Figure 3: DLE decreased the expression of PCNA. (a) Microphotographs are in 100x. Normal tissue showed an expression of PCNA similar to the Dexamethasone group. The DLE group presented a decreased expression of PCNA in comparison with the other treatments. The placebo and WOT groups presented a significantly higher expression of PCNA in contrast to other groups. (b) Semiquantification of PCNA expression. “” indicates groups that showed statistical significance (), and the lines indicate groups that were compared.
3.4. DLE Decreased the Expression of CD45, TNF-α, IFN-γ, IL-6, and IL-17

CD45 is located in leucocytes and some investigations also reported that prostatic cells could express it [14]. In human BPH, Adegun et al., 2013, found CD45 in the epithelium of the gland, staining it very strongly [14]. Here we found that in a normal epithelium we observed a low signal of CD45 in the apical region of the gland (Figure 4(a)). The WOT and placebo groups showed an intense immunohistochemical signal in the basal and luminal region (Figure 4(a)). The signal of this marker in the Dexamethasone and DLE treated groups was diffuse in the apical glandular region and like the one we observed in the normal group (Figure 4(a)). Making a distribution analysis along ten aleatory zones in prostatic tissue, we found a basal staining rate (2.34%) in nonpathological animals, while animals with prostatitis WOT or from placebo groups displayed 7.25% and 12.36% (), respectively (Figure 4(b)). The animals from the Dexamethasone treated group did not show a significant difference in the CD45 rate of expression (5.94%) when we compare them with those from the WOT group. In contrast, the animals treated with DLE displayed a statistically significant reduction in the CD45 expression (0.86%) (Figure 4(b)).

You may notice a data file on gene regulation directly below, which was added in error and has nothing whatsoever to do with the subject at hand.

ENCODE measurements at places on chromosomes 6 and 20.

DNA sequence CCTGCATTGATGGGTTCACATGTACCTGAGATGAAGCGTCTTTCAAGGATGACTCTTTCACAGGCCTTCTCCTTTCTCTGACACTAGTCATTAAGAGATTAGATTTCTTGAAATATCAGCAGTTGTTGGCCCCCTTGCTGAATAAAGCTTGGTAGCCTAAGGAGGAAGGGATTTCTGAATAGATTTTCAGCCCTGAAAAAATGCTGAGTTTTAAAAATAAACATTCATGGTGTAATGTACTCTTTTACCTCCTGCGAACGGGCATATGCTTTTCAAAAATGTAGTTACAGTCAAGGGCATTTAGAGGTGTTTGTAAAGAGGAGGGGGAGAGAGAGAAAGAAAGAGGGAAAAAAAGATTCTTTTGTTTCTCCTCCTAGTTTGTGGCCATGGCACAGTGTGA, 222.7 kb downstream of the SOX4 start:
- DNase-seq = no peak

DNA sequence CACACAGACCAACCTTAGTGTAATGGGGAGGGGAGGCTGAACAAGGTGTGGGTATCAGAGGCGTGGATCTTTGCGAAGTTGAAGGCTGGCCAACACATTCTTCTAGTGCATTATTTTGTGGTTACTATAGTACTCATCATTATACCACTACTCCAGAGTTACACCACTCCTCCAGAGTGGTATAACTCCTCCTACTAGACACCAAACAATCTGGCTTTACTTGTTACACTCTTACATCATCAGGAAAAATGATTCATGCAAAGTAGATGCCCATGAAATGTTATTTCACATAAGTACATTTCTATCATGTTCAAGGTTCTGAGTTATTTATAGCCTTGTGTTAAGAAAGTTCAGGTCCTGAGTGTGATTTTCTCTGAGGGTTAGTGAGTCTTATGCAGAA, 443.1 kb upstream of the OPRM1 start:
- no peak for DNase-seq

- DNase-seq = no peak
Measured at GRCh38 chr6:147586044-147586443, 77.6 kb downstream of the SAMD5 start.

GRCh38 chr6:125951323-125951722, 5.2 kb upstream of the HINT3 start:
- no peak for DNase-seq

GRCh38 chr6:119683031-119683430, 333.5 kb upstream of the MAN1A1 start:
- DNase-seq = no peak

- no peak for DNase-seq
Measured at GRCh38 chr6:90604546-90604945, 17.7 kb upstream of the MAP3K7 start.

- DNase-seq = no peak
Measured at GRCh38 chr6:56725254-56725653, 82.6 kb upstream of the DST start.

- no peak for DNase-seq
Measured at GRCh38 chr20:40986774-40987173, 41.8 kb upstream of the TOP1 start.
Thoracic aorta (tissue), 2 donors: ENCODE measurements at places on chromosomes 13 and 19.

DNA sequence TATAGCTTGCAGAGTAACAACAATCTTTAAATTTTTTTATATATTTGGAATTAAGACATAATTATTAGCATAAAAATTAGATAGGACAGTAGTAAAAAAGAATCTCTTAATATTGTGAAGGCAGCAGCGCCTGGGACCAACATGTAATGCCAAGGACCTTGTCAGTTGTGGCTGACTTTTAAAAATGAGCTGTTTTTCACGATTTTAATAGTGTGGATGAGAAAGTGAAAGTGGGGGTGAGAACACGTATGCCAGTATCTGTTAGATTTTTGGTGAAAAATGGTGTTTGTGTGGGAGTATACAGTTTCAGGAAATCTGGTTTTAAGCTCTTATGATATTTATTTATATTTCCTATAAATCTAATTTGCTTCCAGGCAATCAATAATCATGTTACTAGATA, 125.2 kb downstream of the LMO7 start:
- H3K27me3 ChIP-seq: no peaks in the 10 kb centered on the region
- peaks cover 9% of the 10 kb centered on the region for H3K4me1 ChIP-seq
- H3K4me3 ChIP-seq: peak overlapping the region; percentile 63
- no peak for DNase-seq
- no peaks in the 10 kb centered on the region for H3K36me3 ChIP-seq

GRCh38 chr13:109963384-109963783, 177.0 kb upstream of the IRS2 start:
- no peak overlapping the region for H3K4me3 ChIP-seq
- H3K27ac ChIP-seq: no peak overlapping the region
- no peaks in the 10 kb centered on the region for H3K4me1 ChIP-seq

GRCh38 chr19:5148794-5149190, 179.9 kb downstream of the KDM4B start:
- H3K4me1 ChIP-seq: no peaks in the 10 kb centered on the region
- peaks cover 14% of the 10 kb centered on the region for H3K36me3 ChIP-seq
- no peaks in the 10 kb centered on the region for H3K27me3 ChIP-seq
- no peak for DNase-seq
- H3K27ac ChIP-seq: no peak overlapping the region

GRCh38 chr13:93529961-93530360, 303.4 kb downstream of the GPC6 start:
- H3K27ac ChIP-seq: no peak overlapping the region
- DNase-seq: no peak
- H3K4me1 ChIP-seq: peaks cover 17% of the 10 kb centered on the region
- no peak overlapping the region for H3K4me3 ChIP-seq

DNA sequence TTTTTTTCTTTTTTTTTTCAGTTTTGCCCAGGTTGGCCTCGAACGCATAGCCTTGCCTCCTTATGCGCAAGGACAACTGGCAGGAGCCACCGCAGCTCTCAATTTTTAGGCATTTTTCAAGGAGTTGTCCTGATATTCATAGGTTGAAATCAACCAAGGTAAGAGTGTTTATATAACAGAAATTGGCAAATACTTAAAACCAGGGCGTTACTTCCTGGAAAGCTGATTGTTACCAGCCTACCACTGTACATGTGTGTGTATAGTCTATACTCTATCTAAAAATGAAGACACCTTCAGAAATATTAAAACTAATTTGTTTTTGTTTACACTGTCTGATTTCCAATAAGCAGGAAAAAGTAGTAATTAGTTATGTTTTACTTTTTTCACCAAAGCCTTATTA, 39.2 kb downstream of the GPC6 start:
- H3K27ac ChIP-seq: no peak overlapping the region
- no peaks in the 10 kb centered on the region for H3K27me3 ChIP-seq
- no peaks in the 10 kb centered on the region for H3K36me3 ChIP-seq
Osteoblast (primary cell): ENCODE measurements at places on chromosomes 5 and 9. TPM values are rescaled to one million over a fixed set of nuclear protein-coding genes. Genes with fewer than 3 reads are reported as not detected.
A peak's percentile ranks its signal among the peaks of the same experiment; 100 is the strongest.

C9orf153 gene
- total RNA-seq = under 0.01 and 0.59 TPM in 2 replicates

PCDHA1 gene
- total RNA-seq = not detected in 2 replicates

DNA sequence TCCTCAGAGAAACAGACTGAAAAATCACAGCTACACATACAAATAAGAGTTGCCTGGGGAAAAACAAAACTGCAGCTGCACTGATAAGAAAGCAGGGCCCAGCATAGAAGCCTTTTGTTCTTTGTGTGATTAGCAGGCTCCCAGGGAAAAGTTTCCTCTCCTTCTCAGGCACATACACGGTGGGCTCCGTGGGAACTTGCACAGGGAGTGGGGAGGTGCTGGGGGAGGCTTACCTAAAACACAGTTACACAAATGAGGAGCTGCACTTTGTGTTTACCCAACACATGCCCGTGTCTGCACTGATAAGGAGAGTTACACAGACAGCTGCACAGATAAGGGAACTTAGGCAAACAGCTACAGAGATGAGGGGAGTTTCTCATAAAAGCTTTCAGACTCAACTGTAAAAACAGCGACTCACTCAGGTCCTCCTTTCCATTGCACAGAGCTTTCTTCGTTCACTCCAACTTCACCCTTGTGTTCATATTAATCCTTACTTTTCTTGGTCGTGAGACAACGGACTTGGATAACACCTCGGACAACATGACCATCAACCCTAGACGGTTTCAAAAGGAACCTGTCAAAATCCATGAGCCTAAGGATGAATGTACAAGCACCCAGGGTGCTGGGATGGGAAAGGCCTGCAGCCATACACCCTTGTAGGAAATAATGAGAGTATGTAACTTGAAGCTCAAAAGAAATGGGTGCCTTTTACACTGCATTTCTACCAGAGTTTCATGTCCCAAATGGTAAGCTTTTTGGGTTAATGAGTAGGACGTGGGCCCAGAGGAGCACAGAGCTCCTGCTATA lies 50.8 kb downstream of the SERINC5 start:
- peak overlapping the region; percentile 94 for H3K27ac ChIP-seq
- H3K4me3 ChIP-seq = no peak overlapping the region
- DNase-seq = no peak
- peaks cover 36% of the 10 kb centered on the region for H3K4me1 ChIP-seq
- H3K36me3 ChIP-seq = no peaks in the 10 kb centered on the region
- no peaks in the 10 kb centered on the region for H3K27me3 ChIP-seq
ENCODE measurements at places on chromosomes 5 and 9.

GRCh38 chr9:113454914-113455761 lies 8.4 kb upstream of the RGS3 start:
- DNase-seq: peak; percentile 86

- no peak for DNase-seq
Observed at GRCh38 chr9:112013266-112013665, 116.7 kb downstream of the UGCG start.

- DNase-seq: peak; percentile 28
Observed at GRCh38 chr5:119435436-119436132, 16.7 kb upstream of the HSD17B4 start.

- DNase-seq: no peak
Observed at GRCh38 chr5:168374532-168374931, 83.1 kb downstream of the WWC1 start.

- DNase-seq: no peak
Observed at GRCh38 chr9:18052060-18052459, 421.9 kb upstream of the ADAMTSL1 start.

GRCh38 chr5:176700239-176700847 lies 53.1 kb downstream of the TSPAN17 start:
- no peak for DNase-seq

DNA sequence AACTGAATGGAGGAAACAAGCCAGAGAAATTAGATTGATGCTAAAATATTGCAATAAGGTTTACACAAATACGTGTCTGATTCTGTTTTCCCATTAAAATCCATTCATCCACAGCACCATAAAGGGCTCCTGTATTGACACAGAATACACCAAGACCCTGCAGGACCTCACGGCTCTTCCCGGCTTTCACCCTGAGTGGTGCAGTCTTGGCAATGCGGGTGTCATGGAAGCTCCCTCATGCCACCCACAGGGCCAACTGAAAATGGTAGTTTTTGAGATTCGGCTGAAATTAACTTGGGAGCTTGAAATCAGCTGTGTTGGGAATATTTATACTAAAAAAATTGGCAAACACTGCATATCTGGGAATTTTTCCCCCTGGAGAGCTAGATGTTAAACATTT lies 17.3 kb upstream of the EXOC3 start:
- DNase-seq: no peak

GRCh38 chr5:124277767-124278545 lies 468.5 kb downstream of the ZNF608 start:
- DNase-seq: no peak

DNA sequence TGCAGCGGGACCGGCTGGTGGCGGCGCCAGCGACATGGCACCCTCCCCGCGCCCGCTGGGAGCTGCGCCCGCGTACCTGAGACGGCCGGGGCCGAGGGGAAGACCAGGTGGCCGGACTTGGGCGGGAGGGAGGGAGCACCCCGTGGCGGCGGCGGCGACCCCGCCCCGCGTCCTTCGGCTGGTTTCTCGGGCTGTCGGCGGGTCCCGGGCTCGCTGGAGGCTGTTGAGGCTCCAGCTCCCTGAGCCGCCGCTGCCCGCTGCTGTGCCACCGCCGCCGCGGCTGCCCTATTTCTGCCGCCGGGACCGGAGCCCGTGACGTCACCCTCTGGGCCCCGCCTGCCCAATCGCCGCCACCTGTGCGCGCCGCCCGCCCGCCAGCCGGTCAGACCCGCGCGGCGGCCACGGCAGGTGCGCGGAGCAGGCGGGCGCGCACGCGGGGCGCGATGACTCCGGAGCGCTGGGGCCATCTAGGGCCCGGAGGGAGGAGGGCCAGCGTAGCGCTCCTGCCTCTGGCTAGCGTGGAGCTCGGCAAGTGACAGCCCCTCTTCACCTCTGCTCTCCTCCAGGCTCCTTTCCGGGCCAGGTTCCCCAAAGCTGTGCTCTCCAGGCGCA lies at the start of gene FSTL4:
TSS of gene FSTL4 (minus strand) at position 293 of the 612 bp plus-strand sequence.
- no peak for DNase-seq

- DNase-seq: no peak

Figure 4: DLE modified the expression of some proinflammatory molecules. The expression percentage was semiquantified with software Image-Pro Premier. (a) Microphotographs are in 100x. CD45 in normal tissue showed a basal expression. CD45 expression in the Dexamethasone treated group was similar to the WOT group. The DLE treated group showed a significantly lesser expression in comparison to the other groups. TNF-α in the normal group also showed a basal expression. The Dexamethasone treated group showed a TNF-α expression similar to the WOT. The DLE treated group showed a significantly lower expression than that in other groups. IFN-γ in the normal group displayed a basal expression. The placebo treated group showed a decreased IFN-γ expression in comparison with the other groups. The Dexamethasone and DLE treated groups showed an IFN-γ expression similar to normal group. IL-6 in the normal group showed a basal expression. In the Dexamethasone and DLE treated groups, the IL-6 expression was similar to the normal group. For IL-17 we did not observe any significant differences. (b) Graph of the semiquantification of the percentage of expression in all groups. “” indicates groups that showed statistical significance (), and the lines indicate groups that were compared.

TNF-α is expressed in the cell membrane of T cells, fibroblasts, macrophages, and mast cells and could spread to the glandular epithelium [15]. Sugihara et al. showed that TNF-α was detected by immunohistochemical staining in the cytoplasm of the epithelium of noncancerous prostatic human glands and also in epithelium of prostatic cancer glands [16]. We observed here in normal group a weak signal in the apical glandular region of the glandular epithelium (Figure 4(a)). The WOT group showed an intense but diffuse signal and in the placebo treated group the signal increased in the luminal and basal regions (Figure 4(a)). In the Dexamethasone and DLE treated groups the signal decreased in comparison with the signal presented in the WOT and placebo treated groups (Figure 4(a)). Semiquantification showed a 3.94% expression in the normal group, which was significantly lower than the expression showed in the WOT (7.11%) or in the placebo (6.91%) animals (Figure 4(b)). The Dexamethasone treated group had a 5.83% expression rate, which was increased statistically to that of the WOT group. The animals treated with DLE displayed a 1.5% expression rate, which was significantly lower than in the other groups (Figure 4(b)).